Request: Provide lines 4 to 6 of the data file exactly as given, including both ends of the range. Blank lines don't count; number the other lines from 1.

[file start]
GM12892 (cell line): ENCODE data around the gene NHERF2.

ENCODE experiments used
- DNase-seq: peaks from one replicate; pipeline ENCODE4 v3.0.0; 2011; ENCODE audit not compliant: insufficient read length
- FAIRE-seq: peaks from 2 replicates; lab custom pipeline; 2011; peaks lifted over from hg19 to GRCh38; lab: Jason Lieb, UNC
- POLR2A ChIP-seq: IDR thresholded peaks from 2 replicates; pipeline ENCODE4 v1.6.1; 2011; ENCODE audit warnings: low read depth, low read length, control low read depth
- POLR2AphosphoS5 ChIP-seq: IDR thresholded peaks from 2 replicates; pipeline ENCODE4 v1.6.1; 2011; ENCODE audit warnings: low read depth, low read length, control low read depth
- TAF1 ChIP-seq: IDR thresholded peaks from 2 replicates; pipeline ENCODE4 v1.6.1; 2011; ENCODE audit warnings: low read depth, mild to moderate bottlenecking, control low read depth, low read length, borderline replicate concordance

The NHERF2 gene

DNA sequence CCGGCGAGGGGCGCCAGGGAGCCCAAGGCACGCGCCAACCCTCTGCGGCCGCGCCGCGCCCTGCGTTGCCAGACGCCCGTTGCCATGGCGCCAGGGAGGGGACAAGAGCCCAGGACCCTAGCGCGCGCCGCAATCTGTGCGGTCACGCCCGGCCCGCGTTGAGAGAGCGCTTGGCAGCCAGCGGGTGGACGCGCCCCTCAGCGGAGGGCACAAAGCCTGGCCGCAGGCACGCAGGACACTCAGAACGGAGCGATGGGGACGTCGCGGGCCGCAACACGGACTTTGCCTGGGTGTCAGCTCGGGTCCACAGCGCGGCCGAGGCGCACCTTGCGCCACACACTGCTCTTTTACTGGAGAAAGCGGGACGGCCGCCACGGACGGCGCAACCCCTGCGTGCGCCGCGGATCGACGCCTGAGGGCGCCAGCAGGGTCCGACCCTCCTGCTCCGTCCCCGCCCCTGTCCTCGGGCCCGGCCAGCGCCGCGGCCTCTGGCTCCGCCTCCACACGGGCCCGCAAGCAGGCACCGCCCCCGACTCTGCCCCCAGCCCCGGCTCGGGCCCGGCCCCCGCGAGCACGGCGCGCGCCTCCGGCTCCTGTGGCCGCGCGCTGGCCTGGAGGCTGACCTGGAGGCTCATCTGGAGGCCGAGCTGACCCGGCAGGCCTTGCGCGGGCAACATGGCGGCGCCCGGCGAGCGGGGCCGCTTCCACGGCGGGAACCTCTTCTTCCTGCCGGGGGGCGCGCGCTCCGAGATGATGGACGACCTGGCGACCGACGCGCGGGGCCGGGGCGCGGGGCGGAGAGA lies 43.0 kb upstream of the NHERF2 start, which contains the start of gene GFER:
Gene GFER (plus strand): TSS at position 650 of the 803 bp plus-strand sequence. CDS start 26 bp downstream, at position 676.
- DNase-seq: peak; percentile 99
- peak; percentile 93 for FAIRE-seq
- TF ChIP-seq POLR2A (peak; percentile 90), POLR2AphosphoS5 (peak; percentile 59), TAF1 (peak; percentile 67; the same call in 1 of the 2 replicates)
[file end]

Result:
- FAIRE-seq: peaks from 2 replicates; lab custom pipeline; 2011; peaks lifted over from hg19 to GRCh38; lab: Jason Lieb, UNC
- POLR2A ChIP-seq: IDR thresholded peaks from 2 replicates; pipeline ENCODE4 v1.6.1; 2011; ENCODE audit warnings: low read depth, low read length, control low read depth
- POLR2AphosphoS5 ChIP-seq: IDR thresholded peaks from 2 replicates; pipeline ENCODE4 v1.6.1; 2011; ENCODE audit warnings: low read depth, low read length, control low read depth